Thursday, September 20, 2007

The Lost Bao Zi

Monday night my cousin came home and told my grandmother that he didn't have to go to work the next day, nor would I have to go to school, because of Typhoon Day. Popo came in to tell me, but I missed her saying the word for 'typhoon' and thought she didn't know what she was talking about. Of course I would go to school the next day. She insisted, so I asked my cousin and he explained. I realize now I need to pay more attention to each word that Popo says. I think I've started glossing over things.

Advertising is everywhere - this was the lid on Monday's mango juice

So yesterday was Typhoon Day. I ended up studying a lot (the new Chapter 3 words took a long time to memorize), researching travel options, napping and eating. That about sums up my day.

Today, I went into class and Luo Ke Rei mentioned Teacher's Day next Thursday. He suggested we invite our teacher to dinner after class. We all agreed it was a good idea and plan on taking her out next Friday. I had been meaning to organize a group lunch, so this works just as well. I also found out that Li Juan is vegetarian (because she follows yi guan dao). Good thing I didn't invite her out for niu rou mien!

Oh, before class, I went to my local bao-zi shop and got some of my favorites. I took the bus to school and let them cool off on the ride. I forgot my EasyCard at home, so had to use coins. As I was using one hand to put the coins in, I must have hit my other hand holding my umbrella and the bag of bao zi. Once the money was in, I noticed my bag of bao zi on the floor! Aye-ya! I quickly picked it up and noticed that one was missing! I quickly looked around but couldn't find it - so just quickly left the bus. 2 bao zi isn't quite enough to fill me up, so I went to a nearby shop that I had tried out on Monday.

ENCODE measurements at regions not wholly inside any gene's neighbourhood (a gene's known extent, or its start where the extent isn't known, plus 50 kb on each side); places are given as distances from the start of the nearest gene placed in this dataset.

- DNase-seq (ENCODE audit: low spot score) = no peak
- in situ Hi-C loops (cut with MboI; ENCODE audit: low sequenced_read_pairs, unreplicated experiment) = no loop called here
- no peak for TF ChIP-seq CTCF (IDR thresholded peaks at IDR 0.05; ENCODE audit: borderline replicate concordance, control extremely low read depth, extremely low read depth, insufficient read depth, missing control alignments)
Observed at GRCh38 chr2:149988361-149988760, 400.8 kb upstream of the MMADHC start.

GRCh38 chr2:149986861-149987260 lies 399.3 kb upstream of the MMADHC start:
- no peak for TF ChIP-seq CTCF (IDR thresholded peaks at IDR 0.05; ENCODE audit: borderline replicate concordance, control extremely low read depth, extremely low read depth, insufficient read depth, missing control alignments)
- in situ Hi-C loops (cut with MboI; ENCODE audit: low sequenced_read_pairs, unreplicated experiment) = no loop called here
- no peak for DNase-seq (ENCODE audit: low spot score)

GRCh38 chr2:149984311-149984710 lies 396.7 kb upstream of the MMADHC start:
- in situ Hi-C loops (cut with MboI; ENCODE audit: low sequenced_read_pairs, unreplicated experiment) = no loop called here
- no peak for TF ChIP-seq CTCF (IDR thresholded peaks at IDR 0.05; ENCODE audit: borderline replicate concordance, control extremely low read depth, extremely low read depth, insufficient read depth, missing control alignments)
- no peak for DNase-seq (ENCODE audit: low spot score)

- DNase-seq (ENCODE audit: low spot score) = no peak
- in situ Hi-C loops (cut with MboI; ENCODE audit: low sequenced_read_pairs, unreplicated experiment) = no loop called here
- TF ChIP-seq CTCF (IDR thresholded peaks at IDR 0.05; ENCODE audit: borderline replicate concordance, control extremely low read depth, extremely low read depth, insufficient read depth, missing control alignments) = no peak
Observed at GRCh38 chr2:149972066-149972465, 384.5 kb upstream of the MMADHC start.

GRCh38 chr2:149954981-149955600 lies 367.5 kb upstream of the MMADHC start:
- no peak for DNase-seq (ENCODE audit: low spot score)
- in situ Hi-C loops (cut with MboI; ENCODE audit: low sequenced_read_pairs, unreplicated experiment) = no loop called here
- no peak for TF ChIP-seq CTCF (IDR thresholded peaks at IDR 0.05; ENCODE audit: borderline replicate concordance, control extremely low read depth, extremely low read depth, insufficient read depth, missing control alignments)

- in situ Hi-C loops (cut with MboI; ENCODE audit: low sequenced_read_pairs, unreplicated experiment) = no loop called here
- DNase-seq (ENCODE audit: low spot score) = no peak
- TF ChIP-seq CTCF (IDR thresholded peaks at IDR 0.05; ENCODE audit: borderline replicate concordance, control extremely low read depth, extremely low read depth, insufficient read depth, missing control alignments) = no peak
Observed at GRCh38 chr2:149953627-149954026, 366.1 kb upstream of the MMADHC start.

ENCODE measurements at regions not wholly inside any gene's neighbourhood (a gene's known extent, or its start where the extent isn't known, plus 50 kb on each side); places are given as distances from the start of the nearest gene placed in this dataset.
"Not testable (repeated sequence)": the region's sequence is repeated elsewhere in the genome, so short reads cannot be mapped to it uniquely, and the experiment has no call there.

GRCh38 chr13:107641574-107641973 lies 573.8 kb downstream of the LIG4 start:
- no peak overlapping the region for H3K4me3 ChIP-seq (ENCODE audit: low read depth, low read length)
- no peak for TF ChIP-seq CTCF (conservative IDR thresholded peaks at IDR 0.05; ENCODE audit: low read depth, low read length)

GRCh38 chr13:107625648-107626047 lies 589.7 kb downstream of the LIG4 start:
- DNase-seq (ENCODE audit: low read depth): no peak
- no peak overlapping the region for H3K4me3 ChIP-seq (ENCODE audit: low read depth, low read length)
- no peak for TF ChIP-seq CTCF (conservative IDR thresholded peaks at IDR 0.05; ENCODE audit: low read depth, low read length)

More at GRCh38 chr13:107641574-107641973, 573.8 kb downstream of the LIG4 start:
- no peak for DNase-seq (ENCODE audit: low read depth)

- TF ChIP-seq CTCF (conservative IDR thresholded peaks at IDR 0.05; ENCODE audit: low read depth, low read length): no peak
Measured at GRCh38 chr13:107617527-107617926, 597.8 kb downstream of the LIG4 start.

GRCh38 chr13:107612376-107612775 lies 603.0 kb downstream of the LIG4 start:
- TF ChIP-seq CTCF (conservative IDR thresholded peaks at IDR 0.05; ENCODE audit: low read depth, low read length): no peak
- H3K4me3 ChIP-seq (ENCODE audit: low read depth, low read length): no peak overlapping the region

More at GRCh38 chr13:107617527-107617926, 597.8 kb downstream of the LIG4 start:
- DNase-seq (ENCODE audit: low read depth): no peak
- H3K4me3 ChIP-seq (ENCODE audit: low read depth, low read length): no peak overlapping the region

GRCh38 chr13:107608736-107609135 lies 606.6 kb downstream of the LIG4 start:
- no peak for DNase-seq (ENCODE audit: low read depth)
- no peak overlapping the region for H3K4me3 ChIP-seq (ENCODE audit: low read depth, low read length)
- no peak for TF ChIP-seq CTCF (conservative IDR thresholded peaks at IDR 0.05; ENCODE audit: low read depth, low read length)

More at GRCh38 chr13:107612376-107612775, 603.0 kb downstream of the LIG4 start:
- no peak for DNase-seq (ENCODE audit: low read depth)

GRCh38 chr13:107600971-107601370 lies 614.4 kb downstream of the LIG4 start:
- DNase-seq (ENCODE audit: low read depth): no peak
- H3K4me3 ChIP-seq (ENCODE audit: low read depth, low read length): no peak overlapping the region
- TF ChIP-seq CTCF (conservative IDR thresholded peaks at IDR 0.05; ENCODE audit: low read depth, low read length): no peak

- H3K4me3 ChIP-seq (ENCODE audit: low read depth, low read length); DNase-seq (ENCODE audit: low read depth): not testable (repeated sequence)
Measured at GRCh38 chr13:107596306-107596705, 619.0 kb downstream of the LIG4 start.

On Monday, I had ordered a jiu cai dong-xi (can't remember what it's called...but I've had it before, and it's very tasty). The guy realized I couldn't really speak zhongwen, so he proceeded to point to things to help me out. He asked if I wanted some dou jiang by lifting the cover off the large vat and showing me the contents. He asked, silently, if I wanted that or the one in the fridge. I said Bing Dou Jiang. I then spotted a fan tuan off to the side and pointed that I wanted that too. All was well. I enjoyed my meal and at the end he gave me the hand signal for six to indicate I had to pay $60 NT. (The sign for six is to close all your fingers except for thumb and pinky.)

So today he recognized me and didn't say a word and just started doing the pointing thing. It was slightly disappointing. I want to hear people use Chinese so I can get used to it! He seemed to refuse to speak. I sat down and saw him not speaking to a Taiwanese woman. I began to wonder if I had ever heard him speak - perhaps he is mute and I shouldn't be disgruntled with his silence. This theory was dispelled when I went up to pay for the food and heard him speak in a clear voice to someone else. However, he does seem to point to things when he can instead of speaking. So it isn't just me.